18 July 2016

Thoughts and Jots


Humility, or the ending point of being lost, can become the starting point of righteousness.

Life without faith is death. For life, as it was intended to be, is love. Start loving and you'll really start living. There is not other force in the universe comparable to that.

- Carolyn Weber

Setting aside my love for good coffee for a minute (just a minute, okay?), I love coffee shops.
The ambiance of sleek, clean, cosy, and cool interiors including the ambient sounds actually help my focus most of the time. A place to meet other people, talk, read together, write, share stories. Or a place to go alone.

The only thing missing from this ideal environment is books. You may think of a few other items that you would say would be missing, but the whole nature of coffee shops is to reflect, talk, ponder, and conclude on topics of musings.

I marvel at the variety of visitors who frequent coffee shops. From my cosy spot at the table, I can observe relationships, news, kindness, business, and leisure. I can also have a friend meet me and discuss good books over a delicious latte. 

While most coffee shops are missing books, I can bring them along with me to solve the problem. In this case, April and I are reading Surprised By Oxford together, and discussing the deep and wonderful thoughts that arise from such a book. It is one of my favourite books, and it's a delight to read it with someone who is so eager to read it and wants to talk through the topics and themes.

Concord Coffee is a lovely place in which to meet for some thoughts and jots. As we flip through some pages to begin to read passages that drew us in, and share thoughts that we had, we sip on delicious lattes and listen to the other pieces of wisdom being spoken. The book is full of deep conversations about the realness of life, relationships, and decisions. Discovering God in a personal way, and what that means. All the questions that come along as a sidecar to that deep faith she comes to know don't always get answered immediately, and the beauty of living the unanswered questions is part of living out that faith.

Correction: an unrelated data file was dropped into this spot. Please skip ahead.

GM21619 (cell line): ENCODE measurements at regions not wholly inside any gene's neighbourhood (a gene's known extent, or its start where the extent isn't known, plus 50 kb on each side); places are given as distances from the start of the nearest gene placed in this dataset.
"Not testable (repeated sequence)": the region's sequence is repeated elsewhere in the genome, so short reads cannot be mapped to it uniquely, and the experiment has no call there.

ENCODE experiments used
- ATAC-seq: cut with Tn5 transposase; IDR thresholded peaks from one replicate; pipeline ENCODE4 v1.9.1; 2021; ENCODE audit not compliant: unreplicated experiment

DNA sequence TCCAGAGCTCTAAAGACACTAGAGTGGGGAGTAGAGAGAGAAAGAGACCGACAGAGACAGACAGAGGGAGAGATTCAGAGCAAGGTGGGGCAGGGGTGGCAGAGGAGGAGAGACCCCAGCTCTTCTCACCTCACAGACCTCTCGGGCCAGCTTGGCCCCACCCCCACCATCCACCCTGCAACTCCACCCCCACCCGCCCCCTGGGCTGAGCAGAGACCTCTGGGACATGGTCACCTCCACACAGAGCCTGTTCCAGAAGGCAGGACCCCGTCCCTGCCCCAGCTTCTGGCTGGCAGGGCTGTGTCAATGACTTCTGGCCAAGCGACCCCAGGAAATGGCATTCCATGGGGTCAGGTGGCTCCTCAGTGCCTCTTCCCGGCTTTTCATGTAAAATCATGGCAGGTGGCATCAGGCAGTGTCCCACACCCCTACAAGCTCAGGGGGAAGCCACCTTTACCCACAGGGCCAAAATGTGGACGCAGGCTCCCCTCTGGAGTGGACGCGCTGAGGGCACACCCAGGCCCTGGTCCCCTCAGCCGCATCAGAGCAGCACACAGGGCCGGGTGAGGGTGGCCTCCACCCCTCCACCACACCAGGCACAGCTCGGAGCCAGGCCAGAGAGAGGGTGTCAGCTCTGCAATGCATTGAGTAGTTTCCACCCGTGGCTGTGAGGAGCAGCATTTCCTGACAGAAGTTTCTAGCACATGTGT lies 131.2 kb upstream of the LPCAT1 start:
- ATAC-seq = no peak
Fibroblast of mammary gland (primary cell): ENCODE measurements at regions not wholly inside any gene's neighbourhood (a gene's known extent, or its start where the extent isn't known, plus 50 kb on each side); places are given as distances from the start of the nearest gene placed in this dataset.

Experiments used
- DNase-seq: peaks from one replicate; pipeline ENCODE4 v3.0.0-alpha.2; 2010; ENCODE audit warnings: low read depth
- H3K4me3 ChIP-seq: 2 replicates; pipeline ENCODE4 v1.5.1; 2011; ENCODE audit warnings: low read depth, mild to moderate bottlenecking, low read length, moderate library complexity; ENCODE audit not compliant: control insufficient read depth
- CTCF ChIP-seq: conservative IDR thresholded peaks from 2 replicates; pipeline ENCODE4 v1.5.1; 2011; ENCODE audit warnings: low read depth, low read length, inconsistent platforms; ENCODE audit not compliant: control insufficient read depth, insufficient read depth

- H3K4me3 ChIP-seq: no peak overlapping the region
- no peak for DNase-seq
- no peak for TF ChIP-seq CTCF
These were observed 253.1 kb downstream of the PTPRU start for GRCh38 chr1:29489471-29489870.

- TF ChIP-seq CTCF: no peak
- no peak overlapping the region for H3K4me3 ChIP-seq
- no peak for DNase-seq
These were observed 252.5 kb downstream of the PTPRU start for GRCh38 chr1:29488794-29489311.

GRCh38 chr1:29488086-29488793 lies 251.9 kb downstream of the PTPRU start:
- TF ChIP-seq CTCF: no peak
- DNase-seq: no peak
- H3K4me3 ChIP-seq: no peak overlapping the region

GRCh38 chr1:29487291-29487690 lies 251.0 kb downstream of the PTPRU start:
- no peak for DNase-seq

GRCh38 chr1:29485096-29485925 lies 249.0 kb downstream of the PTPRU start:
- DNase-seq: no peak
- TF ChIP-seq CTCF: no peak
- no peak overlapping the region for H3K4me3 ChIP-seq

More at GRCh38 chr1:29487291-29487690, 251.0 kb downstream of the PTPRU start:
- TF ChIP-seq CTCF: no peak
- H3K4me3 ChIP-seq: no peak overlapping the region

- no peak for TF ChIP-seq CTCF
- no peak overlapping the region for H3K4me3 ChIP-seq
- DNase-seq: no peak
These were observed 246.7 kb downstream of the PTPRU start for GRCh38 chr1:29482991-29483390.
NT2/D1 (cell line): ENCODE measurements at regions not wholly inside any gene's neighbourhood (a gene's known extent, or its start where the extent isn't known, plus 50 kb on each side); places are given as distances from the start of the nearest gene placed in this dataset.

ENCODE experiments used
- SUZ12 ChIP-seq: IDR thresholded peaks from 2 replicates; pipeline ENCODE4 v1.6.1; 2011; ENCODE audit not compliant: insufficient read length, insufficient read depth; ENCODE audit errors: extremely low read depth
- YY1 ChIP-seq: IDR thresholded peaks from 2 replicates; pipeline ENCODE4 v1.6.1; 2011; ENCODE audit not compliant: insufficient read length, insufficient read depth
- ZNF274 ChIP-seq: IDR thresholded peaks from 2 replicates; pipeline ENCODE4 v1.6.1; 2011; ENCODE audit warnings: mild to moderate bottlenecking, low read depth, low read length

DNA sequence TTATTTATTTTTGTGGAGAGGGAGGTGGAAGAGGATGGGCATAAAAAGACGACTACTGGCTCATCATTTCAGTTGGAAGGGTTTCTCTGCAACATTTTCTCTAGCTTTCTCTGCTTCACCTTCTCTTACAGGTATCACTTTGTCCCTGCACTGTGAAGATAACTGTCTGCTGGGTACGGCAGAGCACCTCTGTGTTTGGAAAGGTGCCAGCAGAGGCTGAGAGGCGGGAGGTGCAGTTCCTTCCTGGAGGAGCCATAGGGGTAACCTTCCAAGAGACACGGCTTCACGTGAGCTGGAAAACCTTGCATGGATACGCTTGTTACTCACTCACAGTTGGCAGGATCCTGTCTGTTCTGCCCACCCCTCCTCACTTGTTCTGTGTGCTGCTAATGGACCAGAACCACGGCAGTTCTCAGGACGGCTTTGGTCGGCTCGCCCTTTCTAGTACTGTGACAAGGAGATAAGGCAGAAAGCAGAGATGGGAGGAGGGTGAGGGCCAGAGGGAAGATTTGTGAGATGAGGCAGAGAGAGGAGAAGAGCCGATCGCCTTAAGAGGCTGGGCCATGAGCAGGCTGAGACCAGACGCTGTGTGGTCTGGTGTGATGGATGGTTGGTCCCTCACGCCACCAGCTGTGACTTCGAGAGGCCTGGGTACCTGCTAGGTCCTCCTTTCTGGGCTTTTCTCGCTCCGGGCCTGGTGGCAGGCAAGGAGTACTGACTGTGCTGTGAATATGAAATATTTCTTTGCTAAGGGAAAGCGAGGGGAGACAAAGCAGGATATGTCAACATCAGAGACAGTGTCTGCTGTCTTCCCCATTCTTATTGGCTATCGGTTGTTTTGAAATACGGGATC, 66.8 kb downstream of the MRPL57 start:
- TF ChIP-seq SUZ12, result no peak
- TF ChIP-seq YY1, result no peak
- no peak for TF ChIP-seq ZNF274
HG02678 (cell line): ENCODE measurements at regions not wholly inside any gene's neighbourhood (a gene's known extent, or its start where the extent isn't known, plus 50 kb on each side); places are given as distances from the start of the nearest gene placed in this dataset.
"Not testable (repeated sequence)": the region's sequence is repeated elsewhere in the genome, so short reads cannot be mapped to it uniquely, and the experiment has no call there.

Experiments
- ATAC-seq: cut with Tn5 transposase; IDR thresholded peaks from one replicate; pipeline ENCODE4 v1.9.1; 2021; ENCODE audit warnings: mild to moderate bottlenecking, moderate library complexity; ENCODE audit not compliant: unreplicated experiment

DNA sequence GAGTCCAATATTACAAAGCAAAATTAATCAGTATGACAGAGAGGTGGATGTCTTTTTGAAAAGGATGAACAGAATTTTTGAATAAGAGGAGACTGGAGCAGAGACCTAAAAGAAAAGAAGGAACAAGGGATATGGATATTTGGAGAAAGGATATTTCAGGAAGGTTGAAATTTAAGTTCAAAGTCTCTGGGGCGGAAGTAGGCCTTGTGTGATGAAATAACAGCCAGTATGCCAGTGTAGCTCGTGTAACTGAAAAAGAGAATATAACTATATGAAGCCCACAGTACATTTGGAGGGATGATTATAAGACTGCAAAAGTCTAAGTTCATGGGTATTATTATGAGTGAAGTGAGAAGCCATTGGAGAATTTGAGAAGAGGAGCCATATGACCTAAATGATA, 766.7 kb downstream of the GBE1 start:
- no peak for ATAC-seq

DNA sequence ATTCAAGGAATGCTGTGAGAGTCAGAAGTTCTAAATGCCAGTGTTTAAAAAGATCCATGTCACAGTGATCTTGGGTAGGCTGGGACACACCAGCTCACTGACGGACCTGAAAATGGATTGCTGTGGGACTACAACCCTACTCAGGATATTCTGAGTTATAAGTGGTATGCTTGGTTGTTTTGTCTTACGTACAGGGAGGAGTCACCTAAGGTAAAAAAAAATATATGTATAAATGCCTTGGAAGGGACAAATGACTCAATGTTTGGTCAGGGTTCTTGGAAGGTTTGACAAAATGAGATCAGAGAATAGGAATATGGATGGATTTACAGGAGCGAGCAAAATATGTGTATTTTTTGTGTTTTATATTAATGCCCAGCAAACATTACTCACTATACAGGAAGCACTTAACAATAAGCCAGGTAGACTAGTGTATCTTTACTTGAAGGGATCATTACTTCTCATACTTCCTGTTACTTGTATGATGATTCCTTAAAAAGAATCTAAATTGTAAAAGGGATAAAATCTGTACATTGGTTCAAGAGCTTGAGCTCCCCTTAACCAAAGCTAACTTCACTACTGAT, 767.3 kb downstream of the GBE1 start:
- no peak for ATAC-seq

To me, having journeyed now on my 3rd or 4th reading of the book, it is refreshing to be reminded of these truths that Caro discovers in Oxford. Truths I need to be reminded of. I am joyful as April reads a passage that opens up her eyes to some deep truth. That is what I love so much about reading good books.

These are words that can be shared and mused upon. Oxford always has wisdom to share. Descriptions of my favourite place always makes me smile, and I long to be there in Oxford again. Until that time comes, these memories float back to me with her heartfelt passages that seem to lift off the pages as I read them.

Even Oxford's infrastructure was conducive to contemplation, revelation. Its walls seemed infused with mystery. When I walked through the stony passageways, I often felt voices from ages past murmuring great mysteries. It was tempting to think that resting my head against this stony chest would betray a heartbeat, or by putting my ear to this shell, I could heat the distant but undeniable advancing and then retreating of whispered wisdoms. The walls were saturated with thoughts of endless minds across hundreds of years into the present, like a find chain linked with hopes for the betterment of humankind. (pg. 136)

These words! Exactly how I feel about Oxford! 

To sit in our local coffee shop discussing these wisdom-soaked pages in our books is refreshment for the soul. We glide out of there to head to work with a lighter step in our gait because we have driven to the depths of some spiritual truths, remembering God's love is the greatest of all things. And it makes our hearts sing.

There is always birdsong in Oxford (pg. 85)

I reflected on the book several years ago in a previous post HERE.

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